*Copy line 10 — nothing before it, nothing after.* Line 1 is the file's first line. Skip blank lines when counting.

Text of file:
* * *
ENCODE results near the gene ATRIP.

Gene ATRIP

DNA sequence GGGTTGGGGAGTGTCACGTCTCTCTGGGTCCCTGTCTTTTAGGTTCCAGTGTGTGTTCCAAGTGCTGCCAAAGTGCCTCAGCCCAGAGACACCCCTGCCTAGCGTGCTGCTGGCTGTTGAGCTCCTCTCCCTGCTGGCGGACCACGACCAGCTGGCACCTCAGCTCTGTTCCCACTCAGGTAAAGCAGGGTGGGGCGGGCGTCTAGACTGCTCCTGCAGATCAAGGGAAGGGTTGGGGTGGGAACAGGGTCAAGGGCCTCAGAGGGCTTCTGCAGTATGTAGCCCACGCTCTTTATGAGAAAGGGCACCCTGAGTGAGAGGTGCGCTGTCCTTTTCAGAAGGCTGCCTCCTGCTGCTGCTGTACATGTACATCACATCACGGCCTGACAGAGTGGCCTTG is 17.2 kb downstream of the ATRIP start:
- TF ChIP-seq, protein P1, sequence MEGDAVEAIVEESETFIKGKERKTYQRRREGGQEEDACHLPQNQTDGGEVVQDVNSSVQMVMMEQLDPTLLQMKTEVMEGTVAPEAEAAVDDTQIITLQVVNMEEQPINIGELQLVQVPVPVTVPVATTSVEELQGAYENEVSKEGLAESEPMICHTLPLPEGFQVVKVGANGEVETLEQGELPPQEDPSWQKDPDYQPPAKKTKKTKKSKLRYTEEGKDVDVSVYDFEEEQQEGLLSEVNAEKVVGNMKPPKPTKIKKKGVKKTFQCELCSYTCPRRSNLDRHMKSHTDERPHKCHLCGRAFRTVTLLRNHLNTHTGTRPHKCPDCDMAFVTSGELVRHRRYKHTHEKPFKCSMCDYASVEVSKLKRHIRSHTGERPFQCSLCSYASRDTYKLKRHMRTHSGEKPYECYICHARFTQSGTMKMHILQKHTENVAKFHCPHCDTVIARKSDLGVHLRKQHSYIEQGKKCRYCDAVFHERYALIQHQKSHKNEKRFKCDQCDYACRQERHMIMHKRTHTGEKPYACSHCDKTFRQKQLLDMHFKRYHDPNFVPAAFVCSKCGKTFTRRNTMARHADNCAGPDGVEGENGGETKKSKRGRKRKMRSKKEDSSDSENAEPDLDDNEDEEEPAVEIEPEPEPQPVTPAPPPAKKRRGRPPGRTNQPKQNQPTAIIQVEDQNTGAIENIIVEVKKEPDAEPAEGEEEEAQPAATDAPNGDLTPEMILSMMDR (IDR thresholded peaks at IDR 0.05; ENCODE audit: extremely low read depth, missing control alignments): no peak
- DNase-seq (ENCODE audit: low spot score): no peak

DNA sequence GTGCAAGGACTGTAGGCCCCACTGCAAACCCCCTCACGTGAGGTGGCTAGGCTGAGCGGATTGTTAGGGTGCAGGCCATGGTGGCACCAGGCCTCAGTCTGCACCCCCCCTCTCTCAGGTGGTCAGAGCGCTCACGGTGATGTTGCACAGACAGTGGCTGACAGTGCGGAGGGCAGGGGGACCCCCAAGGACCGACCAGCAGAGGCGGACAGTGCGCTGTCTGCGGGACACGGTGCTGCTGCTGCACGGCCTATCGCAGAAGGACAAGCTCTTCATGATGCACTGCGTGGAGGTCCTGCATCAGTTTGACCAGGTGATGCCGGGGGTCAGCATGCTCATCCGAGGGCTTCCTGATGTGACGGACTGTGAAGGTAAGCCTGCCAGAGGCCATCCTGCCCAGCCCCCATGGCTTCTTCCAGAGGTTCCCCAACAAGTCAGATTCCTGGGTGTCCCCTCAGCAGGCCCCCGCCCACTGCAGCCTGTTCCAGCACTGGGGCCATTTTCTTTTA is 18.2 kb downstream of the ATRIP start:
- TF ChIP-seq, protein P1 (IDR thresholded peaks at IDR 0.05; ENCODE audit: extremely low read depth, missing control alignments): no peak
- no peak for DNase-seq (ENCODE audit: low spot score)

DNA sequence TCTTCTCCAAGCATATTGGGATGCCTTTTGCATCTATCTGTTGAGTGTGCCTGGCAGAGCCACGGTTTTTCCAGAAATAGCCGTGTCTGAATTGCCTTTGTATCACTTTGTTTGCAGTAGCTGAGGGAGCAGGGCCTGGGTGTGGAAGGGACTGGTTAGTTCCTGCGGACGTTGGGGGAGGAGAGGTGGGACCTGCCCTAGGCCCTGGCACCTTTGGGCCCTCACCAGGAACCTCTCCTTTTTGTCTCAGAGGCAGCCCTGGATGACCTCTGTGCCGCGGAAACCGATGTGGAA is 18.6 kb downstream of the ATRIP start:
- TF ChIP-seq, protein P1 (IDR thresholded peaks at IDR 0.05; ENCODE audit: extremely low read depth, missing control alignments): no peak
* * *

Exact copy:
- TF ChIP-seq, protein P1 (IDR thresholded peaks at IDR 0.05; ENCODE audit: extremely low read depth, missing control alignments): no peak